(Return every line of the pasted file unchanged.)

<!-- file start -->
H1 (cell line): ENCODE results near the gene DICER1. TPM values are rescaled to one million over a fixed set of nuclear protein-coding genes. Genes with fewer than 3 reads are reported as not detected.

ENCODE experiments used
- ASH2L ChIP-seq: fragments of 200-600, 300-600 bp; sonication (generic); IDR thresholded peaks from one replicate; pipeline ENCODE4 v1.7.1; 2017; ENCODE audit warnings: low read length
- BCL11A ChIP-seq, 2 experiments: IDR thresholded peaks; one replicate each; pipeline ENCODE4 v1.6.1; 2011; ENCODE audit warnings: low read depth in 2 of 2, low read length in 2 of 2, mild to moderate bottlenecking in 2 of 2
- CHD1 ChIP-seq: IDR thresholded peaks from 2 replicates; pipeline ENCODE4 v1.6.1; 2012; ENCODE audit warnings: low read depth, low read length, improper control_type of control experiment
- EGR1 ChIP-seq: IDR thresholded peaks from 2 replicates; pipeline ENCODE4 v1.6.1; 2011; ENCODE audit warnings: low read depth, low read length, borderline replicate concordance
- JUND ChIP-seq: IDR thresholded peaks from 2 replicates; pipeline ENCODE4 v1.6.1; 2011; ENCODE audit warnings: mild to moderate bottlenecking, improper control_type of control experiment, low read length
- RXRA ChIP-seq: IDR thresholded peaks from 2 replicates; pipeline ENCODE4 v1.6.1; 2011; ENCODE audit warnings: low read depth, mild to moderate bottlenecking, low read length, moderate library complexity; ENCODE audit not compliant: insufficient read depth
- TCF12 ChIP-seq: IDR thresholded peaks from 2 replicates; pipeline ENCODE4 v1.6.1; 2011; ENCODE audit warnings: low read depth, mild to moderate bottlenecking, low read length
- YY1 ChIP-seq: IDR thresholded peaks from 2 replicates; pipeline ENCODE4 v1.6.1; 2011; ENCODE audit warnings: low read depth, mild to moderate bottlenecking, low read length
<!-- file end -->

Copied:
H1 (cell line): ENCODE results near the gene DICER1. TPM values are rescaled to one million over a fixed set of nuclear protein-coding genes. Genes with fewer than 3 reads are reported as not detected.

ENCODE experiments used
- ASH2L ChIP-seq: fragments of 200-600, 300-600 bp; sonication (generic); IDR thresholded peaks from one replicate; pipeline ENCODE4 v1.7.1; 2017; ENCODE audit warnings: low read length
- BCL11A ChIP-seq, 2 experiments: IDR thresholded peaks; one replicate each; pipeline ENCODE4 v1.6.1; 2011; ENCODE audit warnings: low read depth in 2 of 2, low read length in 2 of 2, mild to moderate bottlenecking in 2 of 2
- CHD1 ChIP-seq: IDR thresholded peaks from 2 replicates; pipeline ENCODE4 v1.6.1; 2012; ENCODE audit warnings: low read depth, low read length, improper control_type of control experiment
- EGR1 ChIP-seq: IDR thresholded peaks from 2 replicates; pipeline ENCODE4 v1.6.1; 2011; ENCODE audit warnings: low read depth, low read length, borderline replicate concordance
- JUND ChIP-seq: IDR thresholded peaks from 2 replicates; pipeline ENCODE4 v1.6.1; 2011; ENCODE audit warnings: mild to moderate bottlenecking, improper control_type of control experiment, low read length
- RXRA ChIP-seq: IDR thresholded peaks from 2 replicates; pipeline ENCODE4 v1.6.1; 2011; ENCODE audit warnings: low read depth, mild to moderate bottlenecking, low read length, moderate library complexity; ENCODE audit not compliant: insufficient read depth
- TCF12 ChIP-seq: IDR thresholded peaks from 2 replicates; pipeline ENCODE4 v1.6.1; 2011; ENCODE audit warnings: low read depth, mild to moderate bottlenecking, low read length
- YY1 ChIP-seq: IDR thresholded peaks from 2 replicates; pipeline ENCODE4 v1.6.1; 2011; ENCODE audit warnings: low read depth, mild to moderate bottlenecking, low read length